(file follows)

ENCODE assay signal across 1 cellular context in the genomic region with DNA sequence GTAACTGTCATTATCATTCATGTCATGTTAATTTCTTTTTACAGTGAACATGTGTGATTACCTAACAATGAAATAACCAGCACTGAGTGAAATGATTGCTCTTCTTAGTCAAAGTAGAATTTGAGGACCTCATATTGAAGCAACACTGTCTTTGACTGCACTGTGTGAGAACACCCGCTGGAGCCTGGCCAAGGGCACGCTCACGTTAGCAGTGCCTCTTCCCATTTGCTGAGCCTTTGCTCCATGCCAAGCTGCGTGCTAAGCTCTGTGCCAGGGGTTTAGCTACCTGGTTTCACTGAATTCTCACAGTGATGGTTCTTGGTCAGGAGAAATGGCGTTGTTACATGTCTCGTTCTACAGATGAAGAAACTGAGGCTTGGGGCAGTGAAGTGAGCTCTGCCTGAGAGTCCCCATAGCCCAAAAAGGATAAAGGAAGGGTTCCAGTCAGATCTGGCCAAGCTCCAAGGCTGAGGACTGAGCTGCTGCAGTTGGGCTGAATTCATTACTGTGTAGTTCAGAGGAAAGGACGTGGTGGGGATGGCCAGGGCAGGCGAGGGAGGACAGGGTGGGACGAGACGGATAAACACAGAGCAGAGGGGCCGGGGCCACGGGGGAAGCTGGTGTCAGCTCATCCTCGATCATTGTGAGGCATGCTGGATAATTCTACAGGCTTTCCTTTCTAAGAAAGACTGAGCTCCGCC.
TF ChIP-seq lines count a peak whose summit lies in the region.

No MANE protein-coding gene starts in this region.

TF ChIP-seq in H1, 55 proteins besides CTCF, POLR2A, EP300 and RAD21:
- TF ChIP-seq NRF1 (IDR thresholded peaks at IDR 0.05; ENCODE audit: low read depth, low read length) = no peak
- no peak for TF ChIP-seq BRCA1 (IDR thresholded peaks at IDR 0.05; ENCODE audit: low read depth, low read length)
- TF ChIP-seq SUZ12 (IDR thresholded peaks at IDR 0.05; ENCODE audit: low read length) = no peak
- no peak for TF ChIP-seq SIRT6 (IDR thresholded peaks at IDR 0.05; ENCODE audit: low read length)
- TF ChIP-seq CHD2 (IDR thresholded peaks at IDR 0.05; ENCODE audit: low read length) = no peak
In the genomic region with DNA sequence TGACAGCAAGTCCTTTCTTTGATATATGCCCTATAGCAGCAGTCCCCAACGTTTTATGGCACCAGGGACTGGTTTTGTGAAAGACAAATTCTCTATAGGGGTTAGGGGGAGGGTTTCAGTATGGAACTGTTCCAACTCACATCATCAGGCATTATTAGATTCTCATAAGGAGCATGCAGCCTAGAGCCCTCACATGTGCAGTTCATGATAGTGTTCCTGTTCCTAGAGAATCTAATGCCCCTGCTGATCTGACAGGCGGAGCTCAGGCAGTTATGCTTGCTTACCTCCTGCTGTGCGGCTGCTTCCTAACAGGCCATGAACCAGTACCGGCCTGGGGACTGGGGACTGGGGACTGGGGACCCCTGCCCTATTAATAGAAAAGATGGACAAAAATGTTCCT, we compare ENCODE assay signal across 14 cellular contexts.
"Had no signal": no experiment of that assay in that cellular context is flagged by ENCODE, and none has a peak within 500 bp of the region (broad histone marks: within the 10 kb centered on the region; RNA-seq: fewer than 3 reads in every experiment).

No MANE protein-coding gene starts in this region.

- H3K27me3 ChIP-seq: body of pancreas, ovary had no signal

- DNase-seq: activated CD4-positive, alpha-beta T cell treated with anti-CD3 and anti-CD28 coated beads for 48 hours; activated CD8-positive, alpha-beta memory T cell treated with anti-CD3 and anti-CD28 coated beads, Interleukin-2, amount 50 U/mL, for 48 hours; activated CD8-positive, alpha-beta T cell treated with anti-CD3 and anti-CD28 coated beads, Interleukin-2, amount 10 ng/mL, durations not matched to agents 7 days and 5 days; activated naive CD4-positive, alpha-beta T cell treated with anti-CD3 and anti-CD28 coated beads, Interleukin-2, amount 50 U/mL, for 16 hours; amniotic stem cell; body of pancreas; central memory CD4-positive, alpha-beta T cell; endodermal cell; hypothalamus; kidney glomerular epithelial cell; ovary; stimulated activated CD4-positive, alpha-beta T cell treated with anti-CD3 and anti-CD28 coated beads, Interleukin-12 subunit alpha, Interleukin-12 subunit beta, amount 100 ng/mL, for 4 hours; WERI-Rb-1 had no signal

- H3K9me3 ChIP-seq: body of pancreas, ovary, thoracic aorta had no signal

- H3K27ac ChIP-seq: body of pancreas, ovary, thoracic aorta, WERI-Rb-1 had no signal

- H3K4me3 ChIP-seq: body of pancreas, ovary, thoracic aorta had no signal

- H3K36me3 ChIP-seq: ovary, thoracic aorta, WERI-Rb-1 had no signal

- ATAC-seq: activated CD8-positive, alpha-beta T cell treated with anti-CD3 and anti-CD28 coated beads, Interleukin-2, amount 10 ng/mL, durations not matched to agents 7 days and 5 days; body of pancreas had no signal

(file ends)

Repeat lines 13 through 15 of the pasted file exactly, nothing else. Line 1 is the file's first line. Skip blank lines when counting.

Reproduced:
- H3K27me3 ChIP-seq: body of pancreas, ovary had no signal

- DNase-seq: activated CD4-positive, alpha-beta T cell treated with anti-CD3 and anti-CD28 coated beads for 48 hours; activated CD8-positive, alpha-beta memory T cell treated with anti-CD3 and anti-CD28 coated beads, Interleukin-2, amount 50 U/mL, for 48 hours; activated CD8-positive, alpha-beta T cell treated with anti-CD3 and anti-CD28 coated beads, Interleukin-2, amount 10 ng/mL, durations not matched to agents 7 days and 5 days; activated naive CD4-positive, alpha-beta T cell treated with anti-CD3 and anti-CD28 coated beads, Interleukin-2, amount 50 U/mL, for 16 hours; amniotic stem cell; body of pancreas; central memory CD4-positive, alpha-beta T cell; endodermal cell; hypothalamus; kidney glomerular epithelial cell; ovary; stimulated activated CD4-positive, alpha-beta T cell treated with anti-CD3 and anti-CD28 coated beads, Interleukin-12 subunit alpha, Interleukin-12 subunit beta, amount 100 ng/mL, for 4 hours; WERI-Rb-1 had no signal

- H3K9me3 ChIP-seq: body of pancreas, ovary, thoracic aorta had no signal